Perhaps the most significant challenge to our thinking about God occurs when we are faced with the reality of suffering and pain. The absurdity of the situation, especially if those who are in agony are clearly innocent victims, makes us wonder what kind of God would allow it. How can a God who is supposed to be all-loving and all-powerful tolerate so much misery in creatures? Thus, the problem of evil has challenged the minds of people down the ages. But what is causing more concern today, particularly in countries where there is wide-spread poverty and deprivation, is another dimension to this problem: the suffering of the innocent or in Adolphe Gesche's terms (and used by Gustavo Gutierrez) 'the evil of misfortune' (rather than the 'evil of guilt'). (OJ, xv.). The existence of suffering continues to make us more conscious of the need to reconcile the idea of a provident and omnipotent God with the existence of so much unnecessary and often clearly unmerited misery in the world.

Thus, suffering challenges the way we describe God. In fact, suffering or the feeling of pain, whether mental or physical, has always been a source of serious and often perplexing questioning. We cannot help but wonder why there is so much suffering in the world. At times we may know the immediate cause, for instance, someone's foolish act; but this is small consolation because the knowledge of how something has resulted in a person's affliction is not sufficient to justify his or her plight. In other words, the reality of suffering demands not just an explanation but a justification. This is why the traditional distinction between moral evil (the consequence of human free acts) and natural evil (natural disasters which are considered to be outside reasonable human control) can sometimes be unhelpful. Even when we know how the suffering came about, its very existence will continue to trouble us. For it does not make sense that creatures should be prey to so much suffering.

A Theistic Problem

But why does suffering cause such existential questioning? Why is it problematic? Usually the reality of suffering is presented as a theistic problem in that its existence is irreconcilable with the belief in a truly benevolent and omnipotent God. It is held that an entirely righteous and loving God who has the power to abolish suffering would not wish to inflict it on creatures. Hume is commonly credited with formulating the problem in this way although earlier thinkers had already shown that suffering or evil in general is incompatible with the belief in a God possessing perfect goodness and power. According to John Hick, the dilemma was apparently first formulated by Epicurus (341-270 BC) and quoted by Lactantius (c. AD 260- c.340). Theists, therefore, have felt particularly threatened on this point. As John Hick puts it, the problem 'sets up an internal tension to disturb [their] faith and to lay upon it a perpetual burden of doubt.' (EGL, 3. To non-believers it stands as a major obstacle to religious commitment. It is understandable then that Jürgen Moltmann would claim that the question 'why do I suffer?' is the rock of atheism. (HP, 32). If indeed there is a God, how can God remain silent and inactive in the presence of such misery in the world? Accordingly, the problem of suffering has generally been discussed in the context of a theodicy. That is to say, explanations which are forthcoming are seen as attempts to defend God, not in the sense that God needs defending but rather in the sense that the believers' portrayal of their God requires validation, i.e. that despite the presence of suffering one could justifiably continue to believe in such a God. Suffering has, therefore, been an issue among many philosophers and theologians.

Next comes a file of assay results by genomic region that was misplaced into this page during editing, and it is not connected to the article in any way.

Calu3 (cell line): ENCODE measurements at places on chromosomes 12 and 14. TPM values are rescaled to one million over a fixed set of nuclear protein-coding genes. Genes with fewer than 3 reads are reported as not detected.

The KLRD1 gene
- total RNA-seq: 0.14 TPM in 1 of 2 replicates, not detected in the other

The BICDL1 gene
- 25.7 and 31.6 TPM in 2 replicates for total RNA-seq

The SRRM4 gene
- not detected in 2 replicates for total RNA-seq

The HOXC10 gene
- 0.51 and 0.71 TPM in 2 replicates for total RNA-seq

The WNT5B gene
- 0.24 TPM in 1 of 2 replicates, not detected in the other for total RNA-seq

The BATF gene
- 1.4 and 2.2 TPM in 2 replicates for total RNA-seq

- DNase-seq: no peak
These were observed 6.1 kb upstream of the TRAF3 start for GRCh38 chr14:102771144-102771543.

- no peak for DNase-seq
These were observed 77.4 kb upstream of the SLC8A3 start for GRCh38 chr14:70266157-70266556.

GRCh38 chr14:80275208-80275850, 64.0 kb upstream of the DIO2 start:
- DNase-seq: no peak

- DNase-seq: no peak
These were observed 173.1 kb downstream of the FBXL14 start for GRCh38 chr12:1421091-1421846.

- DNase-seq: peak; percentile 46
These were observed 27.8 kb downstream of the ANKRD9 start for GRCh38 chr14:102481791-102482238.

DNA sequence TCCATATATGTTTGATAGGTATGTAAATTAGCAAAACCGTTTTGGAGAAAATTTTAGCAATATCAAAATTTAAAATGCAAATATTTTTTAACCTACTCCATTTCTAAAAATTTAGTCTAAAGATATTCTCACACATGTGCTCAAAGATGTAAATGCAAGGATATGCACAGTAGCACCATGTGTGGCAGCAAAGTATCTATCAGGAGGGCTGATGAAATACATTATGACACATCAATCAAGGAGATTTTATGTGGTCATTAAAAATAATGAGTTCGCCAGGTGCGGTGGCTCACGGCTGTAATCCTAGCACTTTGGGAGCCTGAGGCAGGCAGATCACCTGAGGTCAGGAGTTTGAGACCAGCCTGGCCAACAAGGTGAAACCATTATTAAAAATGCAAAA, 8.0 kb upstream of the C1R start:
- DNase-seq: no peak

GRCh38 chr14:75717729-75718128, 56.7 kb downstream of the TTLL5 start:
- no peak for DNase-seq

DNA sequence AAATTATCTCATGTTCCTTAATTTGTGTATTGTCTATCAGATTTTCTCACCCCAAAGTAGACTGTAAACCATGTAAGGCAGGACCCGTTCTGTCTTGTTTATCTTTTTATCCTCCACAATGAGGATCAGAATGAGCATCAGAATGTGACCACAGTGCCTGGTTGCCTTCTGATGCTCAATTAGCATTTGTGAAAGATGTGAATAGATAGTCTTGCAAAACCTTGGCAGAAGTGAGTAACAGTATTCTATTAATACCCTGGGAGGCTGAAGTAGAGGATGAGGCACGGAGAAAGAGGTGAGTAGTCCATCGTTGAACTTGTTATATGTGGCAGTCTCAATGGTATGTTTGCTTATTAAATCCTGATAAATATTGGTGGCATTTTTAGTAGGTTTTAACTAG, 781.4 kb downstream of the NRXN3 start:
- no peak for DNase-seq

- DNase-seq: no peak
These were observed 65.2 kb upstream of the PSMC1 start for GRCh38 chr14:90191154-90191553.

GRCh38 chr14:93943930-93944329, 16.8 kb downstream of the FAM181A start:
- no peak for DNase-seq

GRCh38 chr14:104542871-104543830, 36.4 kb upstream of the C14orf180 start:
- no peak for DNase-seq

But it is not only philosophers and theologians who have grappled with the question of belief or unbelief amidst suffering. David Jaspers' observation that 'literature and religion are never far apart' (SLR, ix) is particularly true in this case. Literary writers have also dealt with this issue in their writings. Fyodor Dostoyevsky's novels are well-known for their religious themes. In The Brothers Karamasov, in particular, Dostoyevsky's characters represent different attitudes to the presence of so much misery in the world. Varying reactions, including belief and unbelief, are also illustrated by the characters of Albert Camus' The Plague. The novels of the Japanese writer Shusako Endo address the deep feelings of the suffering of his people. Similarly, the Korean poet Kim Chi-ha in his poem 'Declaration of Conscience' articulates the suffering of the minjung. Rejecting the false image of God perpetrated by the ruling classes, Kim shows God to be on the side of the minjung.